Sunday, June 26, 2005


With a new editor in charge of The Sunday Telegraph, last week’s Booker column was something of a dog's dinner in presentational terms as the new broom was still in the process of sweeping. However, a "new format" column has now emerged. Booker has been given an extra 200 words and a higher profile – and I get to keep my job.

Anyhow, to celebrate the expanded column, this week Booker has run no less than five stories, but the lead is a theme familiar to our readers, the Blair speeches and the EU constitution. Tony Blair, he writes, made just enough of the right noises to convince the more gullible sections of the media that he might be about to mastermind some miraculous transformation of the EU. Booker continues:

He talked about the need to hear the people of Europe blowing their trumpets outside the city walls. He talked of the need for "leadership", and how the EU needed to be "modernised", its economies deregulated, the Common Agricultural Policy reformed. If all this happened, he might even be prepared to renegotiate the British rebate.

But examine his speeches in Westminster and Brussels closely and they include not a single proposal as to how any of these wonders might be achieved. The financial arrangements for the CAP, as President Chirac reminds him, are set in stone for another eight years (and, as a Brussels official was last week quoted as saying, the agriculture which the CAP sustains is viewed as "the very fabric of European civilisation, a rampart against decline, the rural exodus, mushrooming urban sprawl, shanty towns, crime, violence, drugs").

Mr Blair was not so foolish as to suggest that a single power already handed over to Brussels should be returned. The Constitution may be in the deep-freeze, but the "European project" rolls on regardless, including policies which could only legally be implemented if the Constitution was ratified.

The only chance the peoples of Europe had to give a verdict on all this was through those referendums which, since the French and the Dutch said no, have been suspended indefinitely. Not least in the UK, people have therefore lost their last chance to express their concerns in a peaceful, democratic fashion.

There is not the slightest indication from Mr Blair or anyone else of how the EU could be reformed so as to turn it into anything other than what it is. The system of government which already produces half our laws is now more unaccountable than ever. We are subjected to a government which we cannot dismiss or replace, so that to a great degree we now in effect live in a one-party state.

All that has happened, as a result of the turbulence of the past month, is that we face on a "European" level the equivalent of that one-kilometre zone which Mr Blair has decreed should be set up round the Palace of Westminster, in which no demonstrations are to be allowed ever again. If the people wish to blow their trumpets, they can do so, But only so far from Jericho that they are out of earshot, so that our rulers within the city walls can continue ruling undisturbed.
A very familiar theme, our readers might think, but it bears repetition. And, in the same areas, for his second story, Booker retails the account of how, last Monday in the House of Lords, Lord Pearson of Rannoch asked about the various ways in which the EU is already implementing the "Constitution for Europe" without waiting for it to be ratified.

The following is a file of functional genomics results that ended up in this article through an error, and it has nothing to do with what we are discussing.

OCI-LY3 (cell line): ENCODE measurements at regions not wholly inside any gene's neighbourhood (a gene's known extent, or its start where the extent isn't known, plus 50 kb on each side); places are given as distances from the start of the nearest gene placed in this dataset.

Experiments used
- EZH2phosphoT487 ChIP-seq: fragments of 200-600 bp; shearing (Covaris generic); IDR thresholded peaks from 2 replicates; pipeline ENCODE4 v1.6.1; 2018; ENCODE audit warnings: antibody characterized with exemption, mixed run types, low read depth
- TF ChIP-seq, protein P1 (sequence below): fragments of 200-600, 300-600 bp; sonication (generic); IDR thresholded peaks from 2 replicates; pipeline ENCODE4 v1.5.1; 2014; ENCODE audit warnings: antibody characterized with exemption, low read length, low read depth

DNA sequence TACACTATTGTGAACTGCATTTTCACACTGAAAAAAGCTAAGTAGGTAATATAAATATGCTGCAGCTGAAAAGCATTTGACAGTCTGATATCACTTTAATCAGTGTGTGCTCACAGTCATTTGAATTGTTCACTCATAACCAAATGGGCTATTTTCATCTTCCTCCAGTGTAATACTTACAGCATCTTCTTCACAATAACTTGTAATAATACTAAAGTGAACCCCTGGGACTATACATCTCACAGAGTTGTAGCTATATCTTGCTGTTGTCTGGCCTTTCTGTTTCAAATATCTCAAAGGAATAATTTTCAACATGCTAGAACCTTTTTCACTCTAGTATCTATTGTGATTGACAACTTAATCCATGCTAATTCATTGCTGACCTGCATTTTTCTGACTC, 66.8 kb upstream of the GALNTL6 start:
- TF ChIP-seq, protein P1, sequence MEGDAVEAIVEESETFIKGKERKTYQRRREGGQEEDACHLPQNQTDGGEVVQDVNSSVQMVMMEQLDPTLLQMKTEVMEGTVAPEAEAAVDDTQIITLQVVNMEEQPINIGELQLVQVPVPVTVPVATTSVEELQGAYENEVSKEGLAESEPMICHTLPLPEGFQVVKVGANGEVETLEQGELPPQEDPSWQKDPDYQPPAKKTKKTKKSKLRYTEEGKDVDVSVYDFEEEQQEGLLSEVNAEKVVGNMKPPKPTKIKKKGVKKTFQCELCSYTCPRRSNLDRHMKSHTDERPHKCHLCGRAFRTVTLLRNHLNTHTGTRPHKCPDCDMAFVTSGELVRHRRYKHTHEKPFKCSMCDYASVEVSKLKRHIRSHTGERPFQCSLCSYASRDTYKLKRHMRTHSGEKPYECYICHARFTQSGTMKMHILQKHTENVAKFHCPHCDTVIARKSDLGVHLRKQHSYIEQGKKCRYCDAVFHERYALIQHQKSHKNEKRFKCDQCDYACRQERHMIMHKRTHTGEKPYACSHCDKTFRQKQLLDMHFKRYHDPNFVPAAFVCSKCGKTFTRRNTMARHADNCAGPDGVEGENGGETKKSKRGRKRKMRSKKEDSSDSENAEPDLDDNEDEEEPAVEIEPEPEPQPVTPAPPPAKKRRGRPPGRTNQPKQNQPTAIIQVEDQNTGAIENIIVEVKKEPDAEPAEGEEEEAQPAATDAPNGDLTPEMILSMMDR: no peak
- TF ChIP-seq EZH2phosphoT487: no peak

He asked the relevant minister, Baroness Amos, about the setting up of a "European space programme", the European Defence Agency, the European Fundamental Rights Agency and an EU diplomatic service, all of which are marching ahead without any proper legal authorisation.

The response from the minister, writes Booker, was astonishing. She made not the slightest attempt to answer his question, but merely lectured him on how he clearly did not understand the ratification process. Next day Lord Pearson, joined by Lord Waddington, a former Home Secretary, tried again. This time Lady Amos replied, "I am not aware of any formal or informal legislative proposals that rely on the treaty as their base". Despite having been caught out the day before, she had made not the slightest effort to do her homework.

Yet, as a Cabinet minister, Lady Amos receives £98,999 a year from the taxpayers. Why, if she is not prepared to produce slightly more serious answers to serious questions, do we have to shell out such a sum? Written questions have now been tabled in an effort to get the Baroness to do the job she is paid for.

Story three, which can be read online, is an update on the Lindstrand story, which goes on and on, without resolution, demonstrating just how corrupt (in the computer sense of being degraded) our government has become. Story four rehearses the theme we raised in this Blog, about the new EU proposals for the sugar regime, with Booker making the point that the inherent bias towards France is one of the reasons why the CAP is so loved by President Chirac.

Booker concludes with a salutory admonition: It is all very well for Mr Blair to talk airily about reforming the CAP, he writes. What he must remember is that it was devised in the 1960s by France, with the specific purpose of protecting French agriculture, so that the rest of Europe could pay for French surpluses twice over: first by subsidy, then by importing the produce. Despite at least three "reforms" of the CAP since, that principle remains sacrosanct. Mr Blair will be long gone before it is abandoned.

For the final story, Booker has a side-swipe at The Daily Mail – always good fun, especially when the Mail is in a sanctimonious mood. Again, it can be read online.

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